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IPFS News Link • China

What A China-Taiwan Conflict Could Mean For Semiconductors, Gold

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In a pointed "celebration" of Lai's recent inauguration, Chinese military aircraft and warships have been conducting large-scale drills around the island. China considers Taiwan a strayed member of its territory and hasn't ruled out the use of force to assert its claim.

"China will surely be reunified," Chinese President Xi Jinping said in his New Year's address"Compatriots on both sides of the Taiwan Strait should be bound by a common sense of purpose and share in the glory of the rejuvenation of the Chinese nation."

Michael McCaul, U.S. House Foreign Affairs Chairman, told Fox that the recent Chinese demonstrations are the most "provocative" yet. If China attacked Taiwan, McCaul predicted during his visit to the region, "it would make Iran shooting into Israel look like child's play."

"I think right now, we will probably lose," he said.

One likely victim of such a conflict would be Taiwan's semiconductor industry, which holds about 70% of the world market share. Total industry value is expected to set a record this year at $630 billion—but that could change if China invades Taiwan and, as McCaul warns, "the island doesn't have the capacity to defend itself" or its industry.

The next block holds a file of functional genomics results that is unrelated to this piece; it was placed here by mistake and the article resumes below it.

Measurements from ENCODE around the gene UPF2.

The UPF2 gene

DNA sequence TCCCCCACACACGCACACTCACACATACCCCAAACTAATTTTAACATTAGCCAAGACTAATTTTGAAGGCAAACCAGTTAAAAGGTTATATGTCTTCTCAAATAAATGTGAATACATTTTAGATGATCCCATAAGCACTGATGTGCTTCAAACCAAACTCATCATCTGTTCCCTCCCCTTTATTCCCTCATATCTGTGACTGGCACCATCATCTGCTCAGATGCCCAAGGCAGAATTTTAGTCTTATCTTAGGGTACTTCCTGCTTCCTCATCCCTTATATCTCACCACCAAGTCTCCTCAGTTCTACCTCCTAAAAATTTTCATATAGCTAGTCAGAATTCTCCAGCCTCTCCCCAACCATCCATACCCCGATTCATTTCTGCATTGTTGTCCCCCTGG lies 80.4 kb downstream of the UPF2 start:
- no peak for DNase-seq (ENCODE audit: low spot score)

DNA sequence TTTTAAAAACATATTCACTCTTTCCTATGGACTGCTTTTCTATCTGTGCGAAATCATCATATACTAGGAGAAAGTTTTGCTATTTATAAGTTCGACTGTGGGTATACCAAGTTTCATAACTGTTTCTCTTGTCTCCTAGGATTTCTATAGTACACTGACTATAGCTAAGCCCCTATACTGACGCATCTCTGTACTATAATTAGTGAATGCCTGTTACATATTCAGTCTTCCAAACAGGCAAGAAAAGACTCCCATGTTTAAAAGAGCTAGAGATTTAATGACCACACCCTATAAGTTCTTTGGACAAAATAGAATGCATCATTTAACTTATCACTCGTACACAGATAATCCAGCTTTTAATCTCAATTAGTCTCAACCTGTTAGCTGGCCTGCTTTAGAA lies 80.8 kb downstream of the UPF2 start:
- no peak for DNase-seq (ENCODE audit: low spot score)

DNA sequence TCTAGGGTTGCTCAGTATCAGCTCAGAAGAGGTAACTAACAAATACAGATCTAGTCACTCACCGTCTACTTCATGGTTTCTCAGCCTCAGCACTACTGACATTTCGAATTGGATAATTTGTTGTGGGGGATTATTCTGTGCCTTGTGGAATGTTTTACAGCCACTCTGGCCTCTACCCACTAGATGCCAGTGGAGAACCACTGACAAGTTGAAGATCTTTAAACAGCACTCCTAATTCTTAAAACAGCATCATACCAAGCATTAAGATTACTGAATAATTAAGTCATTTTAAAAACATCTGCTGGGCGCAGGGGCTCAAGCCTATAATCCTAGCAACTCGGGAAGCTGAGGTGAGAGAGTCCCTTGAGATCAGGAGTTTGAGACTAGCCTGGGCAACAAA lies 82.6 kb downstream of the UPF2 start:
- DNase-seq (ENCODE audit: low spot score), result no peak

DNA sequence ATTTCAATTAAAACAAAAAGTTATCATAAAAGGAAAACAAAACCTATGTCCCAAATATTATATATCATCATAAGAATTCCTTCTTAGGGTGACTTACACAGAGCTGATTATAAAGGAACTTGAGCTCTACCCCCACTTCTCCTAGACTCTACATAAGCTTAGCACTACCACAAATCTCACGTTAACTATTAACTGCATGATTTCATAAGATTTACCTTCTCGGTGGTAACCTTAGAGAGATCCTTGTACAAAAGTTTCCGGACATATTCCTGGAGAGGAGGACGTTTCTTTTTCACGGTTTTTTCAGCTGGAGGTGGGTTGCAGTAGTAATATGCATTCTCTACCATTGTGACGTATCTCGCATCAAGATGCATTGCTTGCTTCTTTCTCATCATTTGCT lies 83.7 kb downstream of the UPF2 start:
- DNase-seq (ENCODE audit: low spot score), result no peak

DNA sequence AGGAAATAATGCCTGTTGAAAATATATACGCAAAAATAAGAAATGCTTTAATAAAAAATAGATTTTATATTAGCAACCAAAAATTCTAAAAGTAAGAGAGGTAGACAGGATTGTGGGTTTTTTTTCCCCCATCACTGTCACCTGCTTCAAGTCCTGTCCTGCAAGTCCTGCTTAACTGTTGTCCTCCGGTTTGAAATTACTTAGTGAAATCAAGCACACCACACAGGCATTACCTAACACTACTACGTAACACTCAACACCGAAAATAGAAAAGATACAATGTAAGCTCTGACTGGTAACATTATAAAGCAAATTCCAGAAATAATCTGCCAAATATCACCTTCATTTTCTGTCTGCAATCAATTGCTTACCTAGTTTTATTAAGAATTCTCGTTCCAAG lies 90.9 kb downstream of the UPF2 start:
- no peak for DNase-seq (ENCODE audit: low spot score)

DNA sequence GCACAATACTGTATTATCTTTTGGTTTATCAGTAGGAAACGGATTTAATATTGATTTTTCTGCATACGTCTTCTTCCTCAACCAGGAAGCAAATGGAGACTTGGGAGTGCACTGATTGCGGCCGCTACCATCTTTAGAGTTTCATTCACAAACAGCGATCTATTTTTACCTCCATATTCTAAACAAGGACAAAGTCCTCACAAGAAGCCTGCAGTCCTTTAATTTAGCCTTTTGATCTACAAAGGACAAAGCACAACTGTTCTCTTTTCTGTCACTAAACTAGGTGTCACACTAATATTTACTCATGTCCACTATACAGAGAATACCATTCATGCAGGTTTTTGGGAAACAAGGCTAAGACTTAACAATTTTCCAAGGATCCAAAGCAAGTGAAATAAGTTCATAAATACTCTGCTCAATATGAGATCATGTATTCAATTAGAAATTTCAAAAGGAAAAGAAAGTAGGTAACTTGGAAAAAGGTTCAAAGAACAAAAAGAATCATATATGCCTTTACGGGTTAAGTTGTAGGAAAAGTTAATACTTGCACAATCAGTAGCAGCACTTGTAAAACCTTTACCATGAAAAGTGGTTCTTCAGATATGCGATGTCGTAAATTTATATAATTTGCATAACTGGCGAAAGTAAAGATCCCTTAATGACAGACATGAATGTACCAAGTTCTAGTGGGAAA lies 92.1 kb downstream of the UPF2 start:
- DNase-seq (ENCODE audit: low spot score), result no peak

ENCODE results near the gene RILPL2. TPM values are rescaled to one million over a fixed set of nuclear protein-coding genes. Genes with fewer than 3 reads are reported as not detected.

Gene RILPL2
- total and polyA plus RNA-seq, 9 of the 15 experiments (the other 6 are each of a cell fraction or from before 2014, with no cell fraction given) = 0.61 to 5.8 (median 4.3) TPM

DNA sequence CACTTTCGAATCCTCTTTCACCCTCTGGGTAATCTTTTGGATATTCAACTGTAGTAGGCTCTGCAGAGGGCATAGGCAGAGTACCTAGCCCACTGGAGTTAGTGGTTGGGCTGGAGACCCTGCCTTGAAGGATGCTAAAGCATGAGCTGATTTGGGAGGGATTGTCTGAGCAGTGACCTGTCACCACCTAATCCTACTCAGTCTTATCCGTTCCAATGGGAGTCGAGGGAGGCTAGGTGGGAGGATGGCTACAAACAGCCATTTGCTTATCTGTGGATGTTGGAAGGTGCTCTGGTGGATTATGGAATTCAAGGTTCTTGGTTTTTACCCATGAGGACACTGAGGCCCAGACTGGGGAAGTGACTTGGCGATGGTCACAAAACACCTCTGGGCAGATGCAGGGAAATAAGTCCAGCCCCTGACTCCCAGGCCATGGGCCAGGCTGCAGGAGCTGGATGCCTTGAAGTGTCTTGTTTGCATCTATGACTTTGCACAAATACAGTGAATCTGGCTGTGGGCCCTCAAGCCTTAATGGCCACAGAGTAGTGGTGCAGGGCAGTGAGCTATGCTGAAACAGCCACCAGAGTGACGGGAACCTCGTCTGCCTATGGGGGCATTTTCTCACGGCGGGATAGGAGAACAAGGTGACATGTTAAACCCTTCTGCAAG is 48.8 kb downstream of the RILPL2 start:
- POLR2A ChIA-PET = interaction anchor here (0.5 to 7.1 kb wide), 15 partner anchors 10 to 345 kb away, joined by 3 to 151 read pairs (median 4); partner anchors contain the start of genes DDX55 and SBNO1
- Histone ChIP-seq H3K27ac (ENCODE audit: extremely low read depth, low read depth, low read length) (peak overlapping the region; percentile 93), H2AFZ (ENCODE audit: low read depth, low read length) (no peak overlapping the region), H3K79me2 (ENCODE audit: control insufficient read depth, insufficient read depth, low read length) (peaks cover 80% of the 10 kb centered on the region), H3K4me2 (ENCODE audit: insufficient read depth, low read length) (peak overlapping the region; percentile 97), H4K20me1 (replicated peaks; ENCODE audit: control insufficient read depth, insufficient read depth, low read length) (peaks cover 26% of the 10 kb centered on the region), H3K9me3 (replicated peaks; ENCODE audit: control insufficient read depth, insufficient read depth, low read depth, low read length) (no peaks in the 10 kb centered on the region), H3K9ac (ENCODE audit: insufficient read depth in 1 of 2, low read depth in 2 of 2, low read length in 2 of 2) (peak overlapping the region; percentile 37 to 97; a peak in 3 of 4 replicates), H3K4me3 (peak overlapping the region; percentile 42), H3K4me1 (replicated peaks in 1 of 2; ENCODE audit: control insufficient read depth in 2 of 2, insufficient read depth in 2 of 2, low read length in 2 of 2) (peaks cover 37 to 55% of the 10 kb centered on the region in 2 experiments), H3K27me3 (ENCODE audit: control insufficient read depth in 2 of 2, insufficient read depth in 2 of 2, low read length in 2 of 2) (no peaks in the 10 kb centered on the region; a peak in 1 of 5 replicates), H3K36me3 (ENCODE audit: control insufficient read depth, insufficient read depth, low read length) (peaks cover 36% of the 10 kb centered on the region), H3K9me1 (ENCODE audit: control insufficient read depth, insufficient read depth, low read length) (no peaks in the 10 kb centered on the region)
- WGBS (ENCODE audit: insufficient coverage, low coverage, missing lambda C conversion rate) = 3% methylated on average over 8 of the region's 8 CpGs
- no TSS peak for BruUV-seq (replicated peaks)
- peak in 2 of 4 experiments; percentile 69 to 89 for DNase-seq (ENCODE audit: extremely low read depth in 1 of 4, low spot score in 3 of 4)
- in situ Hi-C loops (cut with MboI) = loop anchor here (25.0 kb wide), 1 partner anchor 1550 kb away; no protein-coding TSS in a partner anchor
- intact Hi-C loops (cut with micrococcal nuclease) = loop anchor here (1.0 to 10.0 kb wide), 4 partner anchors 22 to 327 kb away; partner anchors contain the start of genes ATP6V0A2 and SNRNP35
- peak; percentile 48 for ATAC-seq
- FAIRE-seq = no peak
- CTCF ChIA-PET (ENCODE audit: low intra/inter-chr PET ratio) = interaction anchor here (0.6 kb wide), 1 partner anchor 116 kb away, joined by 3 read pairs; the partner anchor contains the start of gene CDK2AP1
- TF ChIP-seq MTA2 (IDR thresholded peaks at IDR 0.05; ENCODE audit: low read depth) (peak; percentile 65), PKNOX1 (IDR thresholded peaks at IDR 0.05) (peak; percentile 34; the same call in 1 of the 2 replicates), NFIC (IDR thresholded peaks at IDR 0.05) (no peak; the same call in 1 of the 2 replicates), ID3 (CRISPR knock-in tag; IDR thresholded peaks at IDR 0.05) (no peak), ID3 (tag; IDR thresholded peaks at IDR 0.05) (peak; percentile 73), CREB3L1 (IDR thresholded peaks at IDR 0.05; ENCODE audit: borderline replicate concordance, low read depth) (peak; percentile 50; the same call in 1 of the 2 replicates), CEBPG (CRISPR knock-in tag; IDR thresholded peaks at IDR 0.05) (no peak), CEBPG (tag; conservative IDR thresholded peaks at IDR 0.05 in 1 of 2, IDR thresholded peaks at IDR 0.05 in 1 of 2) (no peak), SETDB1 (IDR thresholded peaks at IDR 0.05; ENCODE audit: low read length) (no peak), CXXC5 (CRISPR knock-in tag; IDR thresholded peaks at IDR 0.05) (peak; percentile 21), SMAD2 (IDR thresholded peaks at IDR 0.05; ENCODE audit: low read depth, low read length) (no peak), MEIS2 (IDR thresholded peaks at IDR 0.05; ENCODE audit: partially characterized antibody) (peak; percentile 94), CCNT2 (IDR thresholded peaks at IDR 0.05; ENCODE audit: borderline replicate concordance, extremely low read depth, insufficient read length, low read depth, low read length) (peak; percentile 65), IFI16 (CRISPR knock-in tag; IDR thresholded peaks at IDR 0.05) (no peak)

"Everybody that has phones, cars—we have advanced weapons systems—everything's dependent on semiconductors and this island, over time, because we've offshored [manufacturing]," McCaul told Fox News Digital. "And the shutdown of what's happening [in Taiwan], semiconductors, would really shut down the world."

Changes in the market for semiconductors mean changes in the market for many base metals, including silicon, germanium, and gallium, all of which are critical components for semiconductor manufacturing. Gold is also a key component of the production process because of its anti-tarnishing properties.